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Marketing is arguably the profession going through the biggest transformation, with the most potential to boost a company’s revenue growth. The ability to delight, engage, create and build customer loyalty through great experiences and superior products has never been so accessible as it is today.
A powerhouse panel of marketing technology investors came together at the 2017 San Francisco MarTech Conference to discuss and debate the future of the marketing tech investment landscape. Moderated by Scott Brinker, the panel continues to be bullish on the future of martech. Why? A few reasons: Marketing is becoming an agile discipline, and companies are investing in tech t ...
B2B marketers think of marketing technology (martech) as a necessary evil. Understandable. Most marketers got into the profession because of the ability to create, connect and communicate. Not many want to deal with tools, integrations and bits and bytes all day. According to a recently released research report by the MarTech Council, the number one reason marketers avoid ma ...
Nearly a decade into the marketing automation (MA) revolution, we’ve developed a crop of B2B marketing professionals who have built successful careers on the use of tools to nurture and develop qualified leads. “I am Eloqua- (or HubSpot- or Marketo-) certified” appears boldly on B2B marketers’ LinkedIn profiles.
Generating, acquiring, serving and delighting customers has become the ultimate team effort for B2B organizations. This effort doesn’t start or stop with generating a lead or inquiry, nor after acquiring a customer. Renewal, cross-sell and ongoing satisfaction are just as critical to a business’s top and bottom line.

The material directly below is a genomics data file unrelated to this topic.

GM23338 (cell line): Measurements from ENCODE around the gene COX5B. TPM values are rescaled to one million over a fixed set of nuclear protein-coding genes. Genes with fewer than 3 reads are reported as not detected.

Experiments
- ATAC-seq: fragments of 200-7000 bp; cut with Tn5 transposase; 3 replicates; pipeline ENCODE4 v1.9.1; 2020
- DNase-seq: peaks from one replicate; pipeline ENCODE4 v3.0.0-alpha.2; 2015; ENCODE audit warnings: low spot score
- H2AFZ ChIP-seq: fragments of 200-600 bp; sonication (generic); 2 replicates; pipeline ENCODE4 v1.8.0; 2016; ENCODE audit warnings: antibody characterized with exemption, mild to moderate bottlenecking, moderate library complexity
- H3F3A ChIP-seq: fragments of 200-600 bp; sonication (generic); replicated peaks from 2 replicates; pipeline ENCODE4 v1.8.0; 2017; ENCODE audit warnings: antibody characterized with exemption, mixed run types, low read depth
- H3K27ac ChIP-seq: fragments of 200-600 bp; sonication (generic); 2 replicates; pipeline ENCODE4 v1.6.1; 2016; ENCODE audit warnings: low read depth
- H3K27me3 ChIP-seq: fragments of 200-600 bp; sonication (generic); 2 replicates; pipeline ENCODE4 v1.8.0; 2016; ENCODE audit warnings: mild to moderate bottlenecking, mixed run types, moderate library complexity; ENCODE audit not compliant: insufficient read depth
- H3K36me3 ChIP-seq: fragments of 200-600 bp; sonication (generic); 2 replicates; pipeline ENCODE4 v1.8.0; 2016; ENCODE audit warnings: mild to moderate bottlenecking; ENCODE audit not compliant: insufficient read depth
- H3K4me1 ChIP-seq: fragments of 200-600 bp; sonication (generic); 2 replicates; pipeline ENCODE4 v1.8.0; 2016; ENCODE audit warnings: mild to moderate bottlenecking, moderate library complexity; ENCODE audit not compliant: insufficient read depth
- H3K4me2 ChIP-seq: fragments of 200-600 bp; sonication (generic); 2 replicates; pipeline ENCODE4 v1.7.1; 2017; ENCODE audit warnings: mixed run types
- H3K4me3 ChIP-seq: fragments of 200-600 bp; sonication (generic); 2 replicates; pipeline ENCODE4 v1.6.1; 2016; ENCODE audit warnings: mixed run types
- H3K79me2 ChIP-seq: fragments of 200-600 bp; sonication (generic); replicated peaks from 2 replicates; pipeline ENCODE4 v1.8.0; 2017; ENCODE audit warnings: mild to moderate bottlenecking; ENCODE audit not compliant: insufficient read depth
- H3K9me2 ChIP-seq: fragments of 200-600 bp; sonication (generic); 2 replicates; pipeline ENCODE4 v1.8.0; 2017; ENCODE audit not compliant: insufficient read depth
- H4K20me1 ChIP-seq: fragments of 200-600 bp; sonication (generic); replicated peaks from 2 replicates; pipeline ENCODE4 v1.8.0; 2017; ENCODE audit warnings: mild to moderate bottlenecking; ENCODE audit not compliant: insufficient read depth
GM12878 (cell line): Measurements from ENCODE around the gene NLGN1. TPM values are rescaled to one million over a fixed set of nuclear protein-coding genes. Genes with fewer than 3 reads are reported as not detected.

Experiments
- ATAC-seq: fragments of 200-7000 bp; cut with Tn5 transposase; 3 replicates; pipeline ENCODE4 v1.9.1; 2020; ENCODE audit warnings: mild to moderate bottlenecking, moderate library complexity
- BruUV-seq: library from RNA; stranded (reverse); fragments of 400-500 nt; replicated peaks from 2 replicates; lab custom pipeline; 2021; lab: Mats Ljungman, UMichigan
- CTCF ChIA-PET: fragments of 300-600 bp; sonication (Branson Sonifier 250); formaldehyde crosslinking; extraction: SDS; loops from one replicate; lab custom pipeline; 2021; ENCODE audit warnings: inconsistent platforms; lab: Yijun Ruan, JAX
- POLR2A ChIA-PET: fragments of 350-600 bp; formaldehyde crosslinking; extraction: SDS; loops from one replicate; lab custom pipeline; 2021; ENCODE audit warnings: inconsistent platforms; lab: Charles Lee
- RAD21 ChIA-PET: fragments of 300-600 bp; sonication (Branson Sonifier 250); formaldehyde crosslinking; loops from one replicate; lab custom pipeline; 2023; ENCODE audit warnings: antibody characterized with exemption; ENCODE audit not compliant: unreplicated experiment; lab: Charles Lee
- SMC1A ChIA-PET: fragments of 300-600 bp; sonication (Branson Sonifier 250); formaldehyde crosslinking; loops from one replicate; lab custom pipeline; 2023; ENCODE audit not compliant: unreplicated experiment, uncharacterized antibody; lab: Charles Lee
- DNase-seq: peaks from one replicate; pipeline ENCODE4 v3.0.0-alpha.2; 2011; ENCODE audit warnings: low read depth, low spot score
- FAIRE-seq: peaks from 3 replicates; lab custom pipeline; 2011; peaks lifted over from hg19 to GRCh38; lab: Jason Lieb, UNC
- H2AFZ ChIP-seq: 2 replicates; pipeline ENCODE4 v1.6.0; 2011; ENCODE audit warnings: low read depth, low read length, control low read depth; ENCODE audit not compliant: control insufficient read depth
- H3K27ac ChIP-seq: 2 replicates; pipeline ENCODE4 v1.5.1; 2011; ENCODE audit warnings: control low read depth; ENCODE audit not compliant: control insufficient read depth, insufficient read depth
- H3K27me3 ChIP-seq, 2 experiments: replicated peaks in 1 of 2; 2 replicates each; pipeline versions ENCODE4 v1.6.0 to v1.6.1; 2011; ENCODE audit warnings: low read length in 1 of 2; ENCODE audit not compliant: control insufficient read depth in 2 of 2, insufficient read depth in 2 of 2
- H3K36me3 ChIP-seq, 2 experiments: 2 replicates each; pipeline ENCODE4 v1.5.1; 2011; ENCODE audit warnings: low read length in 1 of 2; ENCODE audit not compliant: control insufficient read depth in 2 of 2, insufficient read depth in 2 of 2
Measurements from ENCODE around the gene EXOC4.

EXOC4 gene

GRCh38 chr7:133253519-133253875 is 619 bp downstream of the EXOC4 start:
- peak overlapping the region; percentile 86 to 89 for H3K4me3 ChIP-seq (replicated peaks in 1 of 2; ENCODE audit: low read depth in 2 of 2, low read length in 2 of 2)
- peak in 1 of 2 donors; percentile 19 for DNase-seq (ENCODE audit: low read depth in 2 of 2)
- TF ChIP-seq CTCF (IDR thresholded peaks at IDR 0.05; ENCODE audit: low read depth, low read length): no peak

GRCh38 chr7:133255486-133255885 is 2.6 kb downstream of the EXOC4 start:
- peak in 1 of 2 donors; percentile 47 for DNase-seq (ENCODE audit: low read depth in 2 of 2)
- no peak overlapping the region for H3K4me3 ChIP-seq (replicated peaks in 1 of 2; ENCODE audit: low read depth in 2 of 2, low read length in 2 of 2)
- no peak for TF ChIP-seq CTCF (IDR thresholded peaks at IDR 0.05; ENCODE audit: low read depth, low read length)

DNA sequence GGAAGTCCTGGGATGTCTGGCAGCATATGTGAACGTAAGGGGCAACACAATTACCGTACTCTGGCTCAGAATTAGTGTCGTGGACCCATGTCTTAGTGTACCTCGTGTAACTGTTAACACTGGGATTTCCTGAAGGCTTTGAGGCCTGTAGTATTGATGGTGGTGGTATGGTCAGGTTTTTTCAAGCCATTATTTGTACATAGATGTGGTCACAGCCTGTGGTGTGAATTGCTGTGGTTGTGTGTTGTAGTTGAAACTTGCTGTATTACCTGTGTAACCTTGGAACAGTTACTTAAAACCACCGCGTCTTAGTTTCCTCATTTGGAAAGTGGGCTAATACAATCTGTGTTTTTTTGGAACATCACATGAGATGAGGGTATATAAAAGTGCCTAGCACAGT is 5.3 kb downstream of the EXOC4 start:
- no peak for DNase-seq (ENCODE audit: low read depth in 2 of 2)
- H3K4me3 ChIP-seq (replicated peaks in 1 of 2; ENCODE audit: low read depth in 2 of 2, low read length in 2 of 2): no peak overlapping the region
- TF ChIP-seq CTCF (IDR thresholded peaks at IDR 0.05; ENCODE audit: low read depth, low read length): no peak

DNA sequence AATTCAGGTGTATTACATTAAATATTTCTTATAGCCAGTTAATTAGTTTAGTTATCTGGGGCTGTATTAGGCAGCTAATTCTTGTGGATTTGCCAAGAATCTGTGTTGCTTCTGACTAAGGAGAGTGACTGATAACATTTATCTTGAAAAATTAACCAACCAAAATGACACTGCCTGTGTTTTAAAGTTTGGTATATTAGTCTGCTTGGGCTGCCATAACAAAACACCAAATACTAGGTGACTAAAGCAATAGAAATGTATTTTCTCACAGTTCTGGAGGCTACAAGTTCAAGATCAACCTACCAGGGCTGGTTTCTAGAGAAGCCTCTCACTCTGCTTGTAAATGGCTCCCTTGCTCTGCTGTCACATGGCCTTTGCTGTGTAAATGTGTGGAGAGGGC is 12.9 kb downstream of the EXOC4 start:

I’m sitting around with a bunch of friends on a recent off-road trip. Nearly all have professional gigs and work in some type of corporation. The conversation kicks up about our jobs, how we got started and so on. To get the full picture, we have engineers, sales, finance and operations pros all represented, all with big opinions. I proceed to talk about my marketing role.
“The customer is in charge.” “Everything revolves around your customer.” These are not just clichés. They are principles that are core to competing and thriving in business today, especially for CMOs who are taking increasing responsibility for all things customer. The good news is that CMOs have never been in a better position to deliver value to the business, to their cus ...
Over dinner a few weeks back in Austin, a few of my B2B marketing peers pointed out how much influence my days as a publisher have had on the way I approach B2B marketing. I hadn’t given it too much thought before then. However, after hearing the observations of my fellow marketers, I reflected on some of the “go-to” strategies and tactics in my current B2B marketing playbook.
Over the past several years, B2B CMOs have been earning a seat at the executive table by demonstrating their ability to contribute to revenue and company growth, largely via demand marketing. B2B marketing teams are using data, technology and content to discover, engage, nurture, create and delight customers. What once was a unique and competitive differentiation is now mainstream.